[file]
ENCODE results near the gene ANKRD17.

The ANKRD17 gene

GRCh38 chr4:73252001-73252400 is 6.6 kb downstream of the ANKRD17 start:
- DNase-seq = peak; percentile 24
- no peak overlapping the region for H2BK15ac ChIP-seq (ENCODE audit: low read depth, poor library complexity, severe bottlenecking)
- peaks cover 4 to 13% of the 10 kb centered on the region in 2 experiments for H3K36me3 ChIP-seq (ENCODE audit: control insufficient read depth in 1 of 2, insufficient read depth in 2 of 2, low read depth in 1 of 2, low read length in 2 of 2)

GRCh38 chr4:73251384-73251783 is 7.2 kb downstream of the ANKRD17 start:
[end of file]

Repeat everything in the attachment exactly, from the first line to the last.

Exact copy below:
ENCODE results near the gene ANKRD17.

The ANKRD17 gene

GRCh38 chr4:73252001-73252400 is 6.6 kb downstream of the ANKRD17 start:
- DNase-seq = peak; percentile 24
- no peak overlapping the region for H2BK15ac ChIP-seq (ENCODE audit: low read depth, poor library complexity, severe bottlenecking)
- peaks cover 4 to 13% of the 10 kb centered on the region in 2 experiments for H3K36me3 ChIP-seq (ENCODE audit: control insufficient read depth in 1 of 2, insufficient read depth in 2 of 2, low read depth in 1 of 2, low read length in 2 of 2)

GRCh38 chr4:73251384-73251783 is 7.2 kb downstream of the ANKRD17 start: